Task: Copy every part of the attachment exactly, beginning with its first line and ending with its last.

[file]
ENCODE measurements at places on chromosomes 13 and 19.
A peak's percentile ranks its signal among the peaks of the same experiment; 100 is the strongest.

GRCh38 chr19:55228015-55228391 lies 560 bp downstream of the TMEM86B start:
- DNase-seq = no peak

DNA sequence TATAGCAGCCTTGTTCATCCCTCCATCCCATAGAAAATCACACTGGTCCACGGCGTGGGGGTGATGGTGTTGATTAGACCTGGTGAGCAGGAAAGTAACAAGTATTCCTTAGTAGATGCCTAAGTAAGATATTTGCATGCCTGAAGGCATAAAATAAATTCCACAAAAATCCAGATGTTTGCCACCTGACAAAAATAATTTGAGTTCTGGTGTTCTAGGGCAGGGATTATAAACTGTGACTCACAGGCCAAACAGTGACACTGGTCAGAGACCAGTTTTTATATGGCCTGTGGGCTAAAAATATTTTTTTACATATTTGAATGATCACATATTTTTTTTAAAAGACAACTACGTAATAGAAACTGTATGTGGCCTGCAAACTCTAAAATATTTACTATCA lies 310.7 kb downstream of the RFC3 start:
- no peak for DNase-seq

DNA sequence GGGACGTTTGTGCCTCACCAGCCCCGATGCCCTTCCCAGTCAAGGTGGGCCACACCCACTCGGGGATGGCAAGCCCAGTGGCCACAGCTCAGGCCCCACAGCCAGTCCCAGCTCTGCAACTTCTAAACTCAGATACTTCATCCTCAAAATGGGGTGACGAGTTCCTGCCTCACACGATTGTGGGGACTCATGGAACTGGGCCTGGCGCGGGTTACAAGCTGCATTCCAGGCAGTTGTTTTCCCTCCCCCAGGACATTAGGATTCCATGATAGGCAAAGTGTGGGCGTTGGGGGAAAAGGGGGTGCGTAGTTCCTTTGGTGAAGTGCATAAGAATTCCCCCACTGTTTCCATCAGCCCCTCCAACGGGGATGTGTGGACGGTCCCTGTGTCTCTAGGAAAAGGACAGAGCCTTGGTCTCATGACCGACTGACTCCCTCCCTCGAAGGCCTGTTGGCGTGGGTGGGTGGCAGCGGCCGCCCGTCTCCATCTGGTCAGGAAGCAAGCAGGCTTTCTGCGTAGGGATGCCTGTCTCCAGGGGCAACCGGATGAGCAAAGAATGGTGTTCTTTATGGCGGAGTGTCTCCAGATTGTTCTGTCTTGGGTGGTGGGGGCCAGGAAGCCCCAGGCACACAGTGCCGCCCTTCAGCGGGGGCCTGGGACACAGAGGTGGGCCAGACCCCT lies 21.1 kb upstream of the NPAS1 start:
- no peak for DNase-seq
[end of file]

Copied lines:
ENCODE measurements at places on chromosomes 13 and 19.
A peak's percentile ranks its signal among the peaks of the same experiment; 100 is the strongest.

GRCh38 chr19:55228015-55228391 lies 560 bp downstream of the TMEM86B start:
- DNase-seq = no peak

DNA sequence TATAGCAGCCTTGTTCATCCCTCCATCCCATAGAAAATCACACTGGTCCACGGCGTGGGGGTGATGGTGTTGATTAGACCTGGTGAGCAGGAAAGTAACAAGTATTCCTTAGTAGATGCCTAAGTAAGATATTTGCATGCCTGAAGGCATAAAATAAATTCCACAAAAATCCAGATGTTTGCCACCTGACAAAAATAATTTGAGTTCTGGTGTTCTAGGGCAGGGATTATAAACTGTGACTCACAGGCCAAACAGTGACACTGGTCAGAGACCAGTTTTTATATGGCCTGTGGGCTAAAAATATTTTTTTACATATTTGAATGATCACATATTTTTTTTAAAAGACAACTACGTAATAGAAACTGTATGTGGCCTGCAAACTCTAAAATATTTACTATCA lies 310.7 kb downstream of the RFC3 start:
- no peak for DNase-seq

DNA sequence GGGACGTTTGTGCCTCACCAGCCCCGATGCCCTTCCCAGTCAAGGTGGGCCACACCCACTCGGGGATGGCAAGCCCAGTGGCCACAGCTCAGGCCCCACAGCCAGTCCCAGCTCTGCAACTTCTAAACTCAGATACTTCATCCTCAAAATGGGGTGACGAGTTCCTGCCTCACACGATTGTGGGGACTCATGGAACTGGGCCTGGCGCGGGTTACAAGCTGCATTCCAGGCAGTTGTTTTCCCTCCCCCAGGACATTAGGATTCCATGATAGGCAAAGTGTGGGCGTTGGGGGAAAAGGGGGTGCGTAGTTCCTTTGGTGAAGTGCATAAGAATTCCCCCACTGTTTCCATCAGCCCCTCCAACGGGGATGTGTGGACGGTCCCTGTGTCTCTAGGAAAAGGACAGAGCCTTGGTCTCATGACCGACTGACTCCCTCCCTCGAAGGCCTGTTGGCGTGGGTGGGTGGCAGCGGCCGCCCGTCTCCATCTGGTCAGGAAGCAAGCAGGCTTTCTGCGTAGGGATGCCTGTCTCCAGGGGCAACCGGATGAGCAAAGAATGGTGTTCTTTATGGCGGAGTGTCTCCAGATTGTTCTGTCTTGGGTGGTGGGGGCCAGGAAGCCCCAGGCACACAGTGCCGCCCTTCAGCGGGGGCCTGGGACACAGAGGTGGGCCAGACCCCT lies 21.1 kb upstream of the NPAS1 start:
- no peak for DNase-seq